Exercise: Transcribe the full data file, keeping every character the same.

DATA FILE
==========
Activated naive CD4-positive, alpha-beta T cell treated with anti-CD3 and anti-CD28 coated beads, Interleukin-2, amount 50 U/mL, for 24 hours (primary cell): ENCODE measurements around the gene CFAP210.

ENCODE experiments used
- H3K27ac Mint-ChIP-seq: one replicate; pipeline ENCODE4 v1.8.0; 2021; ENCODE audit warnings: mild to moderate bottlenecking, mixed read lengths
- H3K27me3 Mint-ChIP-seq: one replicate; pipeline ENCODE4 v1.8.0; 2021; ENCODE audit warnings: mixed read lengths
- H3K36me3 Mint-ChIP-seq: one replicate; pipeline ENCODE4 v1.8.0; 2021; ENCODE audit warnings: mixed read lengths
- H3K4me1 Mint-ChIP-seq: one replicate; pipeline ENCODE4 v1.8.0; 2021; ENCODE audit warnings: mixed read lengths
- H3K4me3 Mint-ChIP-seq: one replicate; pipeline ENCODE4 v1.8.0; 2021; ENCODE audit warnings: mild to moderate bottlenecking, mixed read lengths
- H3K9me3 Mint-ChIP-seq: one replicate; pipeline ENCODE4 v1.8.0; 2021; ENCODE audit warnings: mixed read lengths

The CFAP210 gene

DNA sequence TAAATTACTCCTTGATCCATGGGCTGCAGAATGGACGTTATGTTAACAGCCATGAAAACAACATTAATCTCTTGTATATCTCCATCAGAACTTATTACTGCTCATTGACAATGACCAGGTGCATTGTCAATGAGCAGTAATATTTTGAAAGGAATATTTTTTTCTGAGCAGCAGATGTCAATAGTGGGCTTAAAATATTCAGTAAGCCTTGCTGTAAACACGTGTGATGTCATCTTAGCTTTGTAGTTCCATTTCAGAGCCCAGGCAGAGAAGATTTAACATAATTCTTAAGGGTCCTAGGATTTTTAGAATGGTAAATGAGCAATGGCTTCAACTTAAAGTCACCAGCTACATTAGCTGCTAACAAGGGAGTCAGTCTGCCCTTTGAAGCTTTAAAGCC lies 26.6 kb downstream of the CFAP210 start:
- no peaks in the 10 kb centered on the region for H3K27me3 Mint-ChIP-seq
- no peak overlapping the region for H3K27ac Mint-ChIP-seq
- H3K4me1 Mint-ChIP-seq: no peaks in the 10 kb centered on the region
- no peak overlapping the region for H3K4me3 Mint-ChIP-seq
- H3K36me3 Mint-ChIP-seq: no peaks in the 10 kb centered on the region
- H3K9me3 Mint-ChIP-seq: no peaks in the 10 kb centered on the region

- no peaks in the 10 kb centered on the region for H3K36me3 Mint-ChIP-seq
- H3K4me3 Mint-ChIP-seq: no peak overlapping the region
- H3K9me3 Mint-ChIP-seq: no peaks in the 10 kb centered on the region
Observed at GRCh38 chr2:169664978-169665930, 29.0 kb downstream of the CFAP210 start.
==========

Activated naive CD4-positive, alpha-beta T cell treated with anti-CD3 and anti-CD28 coated beads, Interleukin-2, amount 50 U/mL, for 24 hours (primary cell): ENCODE measurements around the gene CFAP210.

ENCODE experiments used
- H3K27ac Mint-ChIP-seq: one replicate; pipeline ENCODE4 v1.8.0; 2021; ENCODE audit warnings: mild to moderate bottlenecking, mixed read lengths
- H3K27me3 Mint-ChIP-seq: one replicate; pipeline ENCODE4 v1.8.0; 2021; ENCODE audit warnings: mixed read lengths
- H3K36me3 Mint-ChIP-seq: one replicate; pipeline ENCODE4 v1.8.0; 2021; ENCODE audit warnings: mixed read lengths
- H3K4me1 Mint-ChIP-seq: one replicate; pipeline ENCODE4 v1.8.0; 2021; ENCODE audit warnings: mixed read lengths
- H3K4me3 Mint-ChIP-seq: one replicate; pipeline ENCODE4 v1.8.0; 2021; ENCODE audit warnings: mild to moderate bottlenecking, mixed read lengths
- H3K9me3 Mint-ChIP-seq: one replicate; pipeline ENCODE4 v1.8.0; 2021; ENCODE audit warnings: mixed read lengths

The CFAP210 gene

DNA sequence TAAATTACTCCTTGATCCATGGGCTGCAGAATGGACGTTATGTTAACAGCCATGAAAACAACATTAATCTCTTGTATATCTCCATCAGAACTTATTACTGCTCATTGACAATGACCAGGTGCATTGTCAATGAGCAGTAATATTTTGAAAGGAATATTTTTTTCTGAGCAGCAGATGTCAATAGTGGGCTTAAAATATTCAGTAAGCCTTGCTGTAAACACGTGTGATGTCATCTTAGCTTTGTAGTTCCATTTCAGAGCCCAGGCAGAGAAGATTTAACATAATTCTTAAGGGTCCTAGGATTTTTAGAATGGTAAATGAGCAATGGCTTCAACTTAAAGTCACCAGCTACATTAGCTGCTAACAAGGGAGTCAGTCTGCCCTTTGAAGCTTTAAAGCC lies 26.6 kb downstream of the CFAP210 start:
- no peaks in the 10 kb centered on the region for H3K27me3 Mint-ChIP-seq
- no peak overlapping the region for H3K27ac Mint-ChIP-seq
- H3K4me1 Mint-ChIP-seq: no peaks in the 10 kb centered on the region
- no peak overlapping the region for H3K4me3 Mint-ChIP-seq
- H3K36me3 Mint-ChIP-seq: no peaks in the 10 kb centered on the region
- H3K9me3 Mint-ChIP-seq: no peaks in the 10 kb centered on the region

- no peaks in the 10 kb centered on the region for H3K36me3 Mint-ChIP-seq
- H3K4me3 Mint-ChIP-seq: no peak overlapping the region
- H3K9me3 Mint-ChIP-seq: no peaks in the 10 kb centered on the region
Observed at GRCh38 chr2:169664978-169665930, 29.0 kb downstream of the CFAP210 start.